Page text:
By the time you reach high school, one should firmly understand personal responsibility.

I know this may not be politically correct, but the way to deal with bullies is to stand up to them. Homicidal violence is never a solution, but a well-placed punch in the nose, even if you ultimately lose the fight, might go a long way to preventing a minor problem from becoming a bigger one.

I may have lost a few fights growing up, but I got my point across.

In Texas, the only person to blame for what happened is the shooter. I won’t dignify him with using his name. Making killers famous for their actions is part of the problem.

There is also the personal responsibility of the father for leaving the weapons open and unsecured. He may be suffering because of his son’s actions, but he also bears criminal liability for it.

If the law applies, he should be charged. If he had any sense of personal responsibility, he’d plead guilty. My defense attorney friends may differ in this but there is a difference between “not guilty” and “innocent.”

Like it or not he has blood on his hands, but I wouldn’t hold my breath for him to acknowledge it. He needed the guns for personal protection. That was important to him.

When his son turned them into offensive weapons and murdered innocent men, women, and children he hid behind excuses. Wasn’t my son, they made him do it. It begs the question about priorities.

That’s what lack of personal responsibility is, blaming the world for your own choices.

It’s time for that to change.  We can do this without changing one law, limiting any perceived Constitutional right, or infringing on anyone’s liberty.

Acknowledging your own actions, not blaming the rest of the world for your personal failures, would be a good first step.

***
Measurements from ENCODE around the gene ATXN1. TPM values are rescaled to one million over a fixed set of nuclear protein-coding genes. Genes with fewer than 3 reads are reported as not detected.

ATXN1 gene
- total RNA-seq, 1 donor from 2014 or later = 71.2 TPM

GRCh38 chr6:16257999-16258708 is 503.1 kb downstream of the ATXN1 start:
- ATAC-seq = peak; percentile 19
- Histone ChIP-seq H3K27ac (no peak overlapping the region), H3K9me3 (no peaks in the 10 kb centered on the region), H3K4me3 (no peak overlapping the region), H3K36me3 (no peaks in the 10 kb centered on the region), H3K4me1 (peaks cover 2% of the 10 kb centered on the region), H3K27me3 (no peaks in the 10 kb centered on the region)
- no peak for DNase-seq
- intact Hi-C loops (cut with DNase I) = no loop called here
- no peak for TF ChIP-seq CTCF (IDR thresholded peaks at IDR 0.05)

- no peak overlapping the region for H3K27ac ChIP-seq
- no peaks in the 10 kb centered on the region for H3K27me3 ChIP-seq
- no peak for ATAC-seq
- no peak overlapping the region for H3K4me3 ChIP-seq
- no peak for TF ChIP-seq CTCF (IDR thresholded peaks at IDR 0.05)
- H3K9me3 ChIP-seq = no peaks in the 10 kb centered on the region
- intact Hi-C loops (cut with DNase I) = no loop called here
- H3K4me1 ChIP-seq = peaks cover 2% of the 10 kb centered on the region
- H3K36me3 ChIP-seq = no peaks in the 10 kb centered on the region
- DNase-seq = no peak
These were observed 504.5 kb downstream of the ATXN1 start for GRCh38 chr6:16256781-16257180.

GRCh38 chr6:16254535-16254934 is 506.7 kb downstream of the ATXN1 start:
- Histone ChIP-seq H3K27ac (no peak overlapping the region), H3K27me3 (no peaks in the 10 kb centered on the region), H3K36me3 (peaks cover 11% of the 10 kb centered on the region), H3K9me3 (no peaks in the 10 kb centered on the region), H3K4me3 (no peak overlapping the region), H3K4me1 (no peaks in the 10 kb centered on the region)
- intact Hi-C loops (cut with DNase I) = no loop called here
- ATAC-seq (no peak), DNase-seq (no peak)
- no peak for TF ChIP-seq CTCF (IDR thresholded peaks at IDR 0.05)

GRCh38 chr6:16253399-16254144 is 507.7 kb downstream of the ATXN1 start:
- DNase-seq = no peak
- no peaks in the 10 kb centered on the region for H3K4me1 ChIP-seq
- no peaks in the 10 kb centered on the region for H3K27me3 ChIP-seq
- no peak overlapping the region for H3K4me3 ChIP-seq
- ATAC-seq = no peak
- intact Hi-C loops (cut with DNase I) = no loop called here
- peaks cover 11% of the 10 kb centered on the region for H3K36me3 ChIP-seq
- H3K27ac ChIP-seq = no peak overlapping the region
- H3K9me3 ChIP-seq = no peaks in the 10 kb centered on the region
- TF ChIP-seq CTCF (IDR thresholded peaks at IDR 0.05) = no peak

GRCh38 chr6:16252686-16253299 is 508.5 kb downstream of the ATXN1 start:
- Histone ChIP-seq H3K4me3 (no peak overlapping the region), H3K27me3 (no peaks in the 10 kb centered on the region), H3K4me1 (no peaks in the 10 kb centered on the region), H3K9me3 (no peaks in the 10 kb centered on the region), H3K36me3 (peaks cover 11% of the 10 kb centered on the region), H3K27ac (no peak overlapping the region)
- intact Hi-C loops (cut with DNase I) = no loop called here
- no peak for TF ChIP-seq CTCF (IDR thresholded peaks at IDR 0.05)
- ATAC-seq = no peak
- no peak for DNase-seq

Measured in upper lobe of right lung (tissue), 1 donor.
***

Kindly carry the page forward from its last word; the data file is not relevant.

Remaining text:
A Rumor of Greatness: Lessons in America’s Past

If we are to make America great again, shouldn’t there be a point in time we can look to as the standard for this greatness? When did we hit the peak of American greatness? What started the decline?

Don’t we need to know what we seek before we go looking for it?

Here’s a look at post-World War II, when America emerged as the most powerful nation on earth.

In the 1950’s institutional racism was an accepted aspect of life in most of America.  Court decisions such as Brown vs. Board of Education moved the country, kicking and screaming, closer to our professed, but inconsistently applied, philosophy of equality.

The first routes of our involvement in Vietnam began with advisers.

America developed policies of equipping South and Central American police agencies with tactics to counteract communist insurgencies. These amounted to classes in sophisticated methods of torture.

Lessons learned from MKUltra Project (https://www.cia.gov/library/readingroom/document/cia-rdp91-00901r000500150005-5)

were turned into HOW TO classes for interrogation. We created the Office of Public Safety (https://en.wikipedia.org/wiki/Office_of_Public_Safety) as a cover for this training.

We put a kinder and gentler face on a monster. Unleashing it on others while decrying such tactics as barbaric.

Our fear of a communist takeover in Central and South America drove us from our ideals. Our proclamations of the shining example of American rule of law fell on deaf ears, punctured in the torture chambers of police agencies we trained.

In the 1960’s the US intervened militarily in Vietnam. Our involvement cost millions of lives, supported a totalitarian government, and damaged the military in the eyes of many Americans.